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Writing Tip: Villains

Have you ever come across a villain in a story who could only be described as cartoonishly evil? Did they at all seem like a force to be reckoned with? Was there any sort of weight or gravitas to their motivations? Or were they just a mustache-twirling evildoer who cackles maniacally at every puppy they punt and kitten the strangle? Yeah, I thought so.

Villains can be a hassle to write, for a multitude of reasons, but primarily in my opinion because many writers fail to humanize them. That might sound counterintuitive but hear me out. Think for a moment of the best villains in all of storytelling. Joker, Syndrome (The Incredibles), Darth Vader, and many more. I could go on and on, but for our purposes here, let's dive into the character of Joker.

The Joker is very commonly perceived as the embodiment of anarchy, an agent of chaos, the Clown Prince of Crime. In most depictions, he is given the bare essentials to get him going before sending him straight into the fight against Batman. Because what else does he need? He's insane, insanity is bad, and that's that, right? Well no, actually it goes much deeper than that. Although most onscreen depictions fail to humanize him, the comic origins of the Joker reveal a man who endured a lot of heartbreak in his life, culminating in a single moment when he snapped and unleashed everything bottled up inside of him. He was a failing comedian, just trying to provide for himself and his pregnant wife. But hard times pushed him to make some difficult decisions, and in the end he paid for those choices. And just as those consequences came crashing in, his wife went into labor and died in childbirth. Suddenly, quite all at once, he was completely and utterly alone in the world. Nobody cared, and no one would answer, not even the famous Batman, the hero of the downtrodden. All that he felt within himself was rage and...and...laughter? He fell into nihilism, a belief that life holds no meaning and is therefore pointless. His outlook on life is perfectly summed up in this line, paraphrased from multiple renditions of the character:

"I used to think my life was a tragedy. Now I can see it's a comedy!"

His sole goal in life is to convince the world, and more specifically Batman, that everyone is just one bad day away from becoming like him. He no longer has any joy or pleasure. At least, nothing truly so. Only the deep-seated and ever-present dread that nothing in life matters.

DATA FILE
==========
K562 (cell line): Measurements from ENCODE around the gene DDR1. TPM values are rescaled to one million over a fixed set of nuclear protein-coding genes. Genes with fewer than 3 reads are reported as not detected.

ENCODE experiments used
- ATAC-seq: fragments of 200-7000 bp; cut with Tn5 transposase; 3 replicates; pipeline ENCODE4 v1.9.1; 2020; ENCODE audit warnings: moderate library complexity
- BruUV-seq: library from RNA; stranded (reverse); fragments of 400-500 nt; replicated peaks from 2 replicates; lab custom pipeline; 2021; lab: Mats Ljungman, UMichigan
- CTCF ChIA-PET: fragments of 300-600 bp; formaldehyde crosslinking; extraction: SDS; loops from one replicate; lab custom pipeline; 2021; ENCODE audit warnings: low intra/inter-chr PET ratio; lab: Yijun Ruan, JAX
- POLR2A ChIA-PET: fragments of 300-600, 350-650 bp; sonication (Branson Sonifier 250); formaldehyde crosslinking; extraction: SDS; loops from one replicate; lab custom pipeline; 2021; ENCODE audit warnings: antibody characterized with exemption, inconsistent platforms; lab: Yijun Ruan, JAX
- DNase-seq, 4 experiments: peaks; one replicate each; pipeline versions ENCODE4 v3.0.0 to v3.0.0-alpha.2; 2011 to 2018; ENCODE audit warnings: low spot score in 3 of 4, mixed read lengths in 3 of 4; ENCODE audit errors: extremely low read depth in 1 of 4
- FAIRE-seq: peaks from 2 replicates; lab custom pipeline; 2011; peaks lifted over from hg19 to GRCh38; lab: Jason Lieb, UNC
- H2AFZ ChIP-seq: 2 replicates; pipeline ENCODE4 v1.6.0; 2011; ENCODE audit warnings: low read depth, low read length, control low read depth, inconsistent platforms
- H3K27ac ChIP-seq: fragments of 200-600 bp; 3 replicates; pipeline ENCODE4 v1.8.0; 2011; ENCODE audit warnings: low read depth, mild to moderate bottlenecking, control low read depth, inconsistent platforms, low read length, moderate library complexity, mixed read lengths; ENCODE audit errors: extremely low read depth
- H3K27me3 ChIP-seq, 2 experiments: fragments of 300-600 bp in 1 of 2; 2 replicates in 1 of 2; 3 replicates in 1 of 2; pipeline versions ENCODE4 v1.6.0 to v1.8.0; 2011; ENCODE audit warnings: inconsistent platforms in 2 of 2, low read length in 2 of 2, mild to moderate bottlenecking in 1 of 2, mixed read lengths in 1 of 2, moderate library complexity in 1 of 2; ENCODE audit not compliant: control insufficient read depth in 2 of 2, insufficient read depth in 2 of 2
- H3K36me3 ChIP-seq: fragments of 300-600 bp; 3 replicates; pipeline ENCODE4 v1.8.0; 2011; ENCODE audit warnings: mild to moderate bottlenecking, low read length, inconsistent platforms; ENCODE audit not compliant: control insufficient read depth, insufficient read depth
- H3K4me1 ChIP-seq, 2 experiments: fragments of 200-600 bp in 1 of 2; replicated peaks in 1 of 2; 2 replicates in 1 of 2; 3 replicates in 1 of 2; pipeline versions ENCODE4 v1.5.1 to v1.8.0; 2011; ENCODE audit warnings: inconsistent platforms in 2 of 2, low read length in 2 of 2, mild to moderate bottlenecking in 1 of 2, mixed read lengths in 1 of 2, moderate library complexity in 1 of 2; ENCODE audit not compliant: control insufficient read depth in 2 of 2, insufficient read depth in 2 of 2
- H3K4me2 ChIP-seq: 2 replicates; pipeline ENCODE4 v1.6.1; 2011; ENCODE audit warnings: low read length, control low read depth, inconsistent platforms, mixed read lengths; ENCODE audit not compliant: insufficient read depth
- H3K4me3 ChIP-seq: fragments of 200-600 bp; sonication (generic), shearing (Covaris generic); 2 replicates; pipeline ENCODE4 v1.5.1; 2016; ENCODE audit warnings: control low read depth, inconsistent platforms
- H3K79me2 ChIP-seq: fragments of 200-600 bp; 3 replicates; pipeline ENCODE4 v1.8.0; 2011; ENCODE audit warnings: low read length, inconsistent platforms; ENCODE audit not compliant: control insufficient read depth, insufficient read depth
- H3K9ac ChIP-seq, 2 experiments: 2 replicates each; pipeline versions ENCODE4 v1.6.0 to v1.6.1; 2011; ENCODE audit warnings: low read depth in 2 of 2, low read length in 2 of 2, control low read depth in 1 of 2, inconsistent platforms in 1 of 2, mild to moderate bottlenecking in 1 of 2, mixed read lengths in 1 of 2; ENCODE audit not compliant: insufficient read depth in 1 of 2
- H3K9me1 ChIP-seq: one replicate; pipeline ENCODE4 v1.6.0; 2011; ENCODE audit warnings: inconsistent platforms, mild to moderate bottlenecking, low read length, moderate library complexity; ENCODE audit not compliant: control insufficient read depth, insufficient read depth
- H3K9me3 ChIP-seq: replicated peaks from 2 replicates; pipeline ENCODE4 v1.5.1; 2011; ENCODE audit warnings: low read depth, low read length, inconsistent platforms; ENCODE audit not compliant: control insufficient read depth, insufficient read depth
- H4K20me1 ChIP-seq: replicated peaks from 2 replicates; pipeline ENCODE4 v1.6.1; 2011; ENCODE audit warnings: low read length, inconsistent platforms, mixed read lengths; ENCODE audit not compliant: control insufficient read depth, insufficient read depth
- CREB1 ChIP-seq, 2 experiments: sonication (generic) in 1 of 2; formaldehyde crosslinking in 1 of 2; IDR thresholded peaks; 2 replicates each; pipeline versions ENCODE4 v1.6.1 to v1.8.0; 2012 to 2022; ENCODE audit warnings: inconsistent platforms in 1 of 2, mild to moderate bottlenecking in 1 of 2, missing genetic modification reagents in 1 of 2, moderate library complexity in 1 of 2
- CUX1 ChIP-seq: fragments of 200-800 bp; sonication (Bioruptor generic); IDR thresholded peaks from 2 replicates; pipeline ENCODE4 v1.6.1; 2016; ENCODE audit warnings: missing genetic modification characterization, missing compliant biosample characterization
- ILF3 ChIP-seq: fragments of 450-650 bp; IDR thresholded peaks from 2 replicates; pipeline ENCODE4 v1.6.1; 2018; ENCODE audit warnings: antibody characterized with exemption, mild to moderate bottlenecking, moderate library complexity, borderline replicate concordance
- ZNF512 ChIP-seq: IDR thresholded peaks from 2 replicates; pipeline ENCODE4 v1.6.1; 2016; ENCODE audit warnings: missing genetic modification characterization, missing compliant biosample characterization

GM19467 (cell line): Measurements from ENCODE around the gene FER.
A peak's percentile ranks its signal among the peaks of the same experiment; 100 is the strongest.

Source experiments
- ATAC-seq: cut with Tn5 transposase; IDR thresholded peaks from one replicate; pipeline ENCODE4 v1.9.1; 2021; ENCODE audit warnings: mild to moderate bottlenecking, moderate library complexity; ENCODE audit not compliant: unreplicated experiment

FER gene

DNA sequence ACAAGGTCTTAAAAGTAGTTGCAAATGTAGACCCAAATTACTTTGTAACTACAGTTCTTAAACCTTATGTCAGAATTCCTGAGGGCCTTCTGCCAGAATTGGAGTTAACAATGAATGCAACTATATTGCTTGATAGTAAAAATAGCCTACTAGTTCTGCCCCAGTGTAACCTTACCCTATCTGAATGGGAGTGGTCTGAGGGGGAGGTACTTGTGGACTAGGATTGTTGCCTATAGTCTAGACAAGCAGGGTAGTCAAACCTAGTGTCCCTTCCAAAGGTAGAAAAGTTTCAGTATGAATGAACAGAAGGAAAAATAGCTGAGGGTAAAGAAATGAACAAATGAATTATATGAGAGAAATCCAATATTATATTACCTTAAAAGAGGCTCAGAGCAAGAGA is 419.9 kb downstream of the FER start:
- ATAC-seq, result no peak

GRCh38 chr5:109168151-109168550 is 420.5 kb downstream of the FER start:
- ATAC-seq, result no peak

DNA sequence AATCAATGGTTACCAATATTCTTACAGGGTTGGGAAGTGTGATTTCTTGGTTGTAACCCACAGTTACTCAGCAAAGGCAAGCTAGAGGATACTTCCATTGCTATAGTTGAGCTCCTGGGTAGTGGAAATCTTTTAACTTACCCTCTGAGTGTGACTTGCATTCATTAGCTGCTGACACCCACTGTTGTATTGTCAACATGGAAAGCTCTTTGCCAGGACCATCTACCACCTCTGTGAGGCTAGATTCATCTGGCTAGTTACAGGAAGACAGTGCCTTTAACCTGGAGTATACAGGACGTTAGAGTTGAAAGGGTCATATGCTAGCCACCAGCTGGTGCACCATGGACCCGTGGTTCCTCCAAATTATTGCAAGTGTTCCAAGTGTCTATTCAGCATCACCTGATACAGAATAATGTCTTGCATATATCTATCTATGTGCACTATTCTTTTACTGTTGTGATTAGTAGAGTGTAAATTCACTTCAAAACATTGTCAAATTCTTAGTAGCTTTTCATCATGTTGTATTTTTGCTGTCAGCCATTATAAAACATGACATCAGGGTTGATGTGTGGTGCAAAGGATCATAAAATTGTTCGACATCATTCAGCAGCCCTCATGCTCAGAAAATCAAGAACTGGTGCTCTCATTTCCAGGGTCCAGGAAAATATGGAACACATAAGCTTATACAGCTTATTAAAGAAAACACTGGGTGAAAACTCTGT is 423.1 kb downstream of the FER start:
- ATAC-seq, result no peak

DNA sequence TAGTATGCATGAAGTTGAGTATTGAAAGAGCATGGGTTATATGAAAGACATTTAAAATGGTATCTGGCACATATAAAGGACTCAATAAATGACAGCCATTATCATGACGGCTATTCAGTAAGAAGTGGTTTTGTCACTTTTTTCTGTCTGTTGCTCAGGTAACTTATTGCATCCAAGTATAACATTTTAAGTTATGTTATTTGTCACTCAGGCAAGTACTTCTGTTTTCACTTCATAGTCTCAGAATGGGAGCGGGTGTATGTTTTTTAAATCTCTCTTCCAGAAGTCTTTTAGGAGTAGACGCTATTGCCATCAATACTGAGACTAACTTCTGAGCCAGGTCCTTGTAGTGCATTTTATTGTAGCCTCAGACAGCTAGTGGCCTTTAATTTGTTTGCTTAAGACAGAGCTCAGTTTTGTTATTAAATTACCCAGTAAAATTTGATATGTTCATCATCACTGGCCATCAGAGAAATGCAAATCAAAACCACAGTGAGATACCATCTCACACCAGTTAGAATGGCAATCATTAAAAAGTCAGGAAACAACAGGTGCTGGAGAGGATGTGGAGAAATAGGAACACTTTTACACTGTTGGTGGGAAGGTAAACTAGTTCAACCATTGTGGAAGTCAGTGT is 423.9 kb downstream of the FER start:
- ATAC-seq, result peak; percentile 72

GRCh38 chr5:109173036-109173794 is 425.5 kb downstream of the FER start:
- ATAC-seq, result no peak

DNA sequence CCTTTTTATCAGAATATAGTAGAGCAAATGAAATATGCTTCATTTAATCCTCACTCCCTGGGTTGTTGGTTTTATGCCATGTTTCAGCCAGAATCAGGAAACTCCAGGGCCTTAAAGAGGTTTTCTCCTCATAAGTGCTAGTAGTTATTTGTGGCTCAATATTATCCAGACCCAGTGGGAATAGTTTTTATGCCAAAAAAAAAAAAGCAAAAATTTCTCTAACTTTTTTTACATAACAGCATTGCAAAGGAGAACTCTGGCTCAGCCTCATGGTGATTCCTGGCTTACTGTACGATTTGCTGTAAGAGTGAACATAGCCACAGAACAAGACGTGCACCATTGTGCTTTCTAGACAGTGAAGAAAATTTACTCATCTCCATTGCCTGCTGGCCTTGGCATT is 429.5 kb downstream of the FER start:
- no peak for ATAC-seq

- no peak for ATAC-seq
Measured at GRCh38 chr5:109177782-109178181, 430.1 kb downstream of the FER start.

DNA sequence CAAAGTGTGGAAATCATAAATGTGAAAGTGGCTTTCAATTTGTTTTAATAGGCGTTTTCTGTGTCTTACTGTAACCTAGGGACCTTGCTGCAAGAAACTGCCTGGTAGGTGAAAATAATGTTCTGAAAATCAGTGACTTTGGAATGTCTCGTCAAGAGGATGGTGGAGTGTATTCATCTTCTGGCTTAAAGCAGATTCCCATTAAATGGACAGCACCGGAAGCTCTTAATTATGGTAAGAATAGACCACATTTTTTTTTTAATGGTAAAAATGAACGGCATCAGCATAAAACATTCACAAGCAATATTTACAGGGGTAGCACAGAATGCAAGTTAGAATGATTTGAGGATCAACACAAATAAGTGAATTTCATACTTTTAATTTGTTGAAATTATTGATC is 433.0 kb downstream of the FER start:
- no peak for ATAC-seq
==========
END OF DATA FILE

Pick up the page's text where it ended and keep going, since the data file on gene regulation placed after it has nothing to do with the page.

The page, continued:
Now, given that context, I would hope that it is much more difficult to simply write Joker off as some cartoonishly evil villain. Villainous? Absolutely, no doubt about it, I am not trying to justify his actions in the slightest. But relatable? Well, that really depends on your own life experience. But can just about anyone relate to being downtrodden at times, or at the end of your rope with seemingly no hope? Yes. And that is what makes him truly special as a villain.

If we can sympathize with a villain, does this mean we that shouldn't want the hero to stop them? Well, those feelings are valid, but here is where we must remember the full context. The difference between the hero and villain is choice. Sure, the villain's circumstances may have had a hand in creating him, but he still ultimately made the choice in the end. The hero is the good guy because, although he may have experienced similar circumstances, he made the right choice where the villain did not.

You might be thinking about how frustrated you are at me, for daring to make you feel sad over a villain's tragic backstory. Fear not, this is normal (please put down that brick). The important thing now is that you should be able to write villains who are relatable because they are human, and therefore deserving of a greater understanding by your readers. If someone reads your story and comes near the end rooting for the villain almost as much as the hero, and the final confrontation arrives with these feelings at a fevered pitch, then you have succeeded. Because no matter the outcome, someone worthwhile has to lose. And this also quite nicely gets rid of the nagging sensation that you know how a scenario is going to play out, since the heroes usually win by virtue of being the protagonist and having armor forged in the fires of absolute good morals and the villains are caricatures instead of characters. Now you have created a situation where a morally good person with character flaws goes up against a morally corrupt person with a relatable and human backstory. The result: a nail-biting experience!

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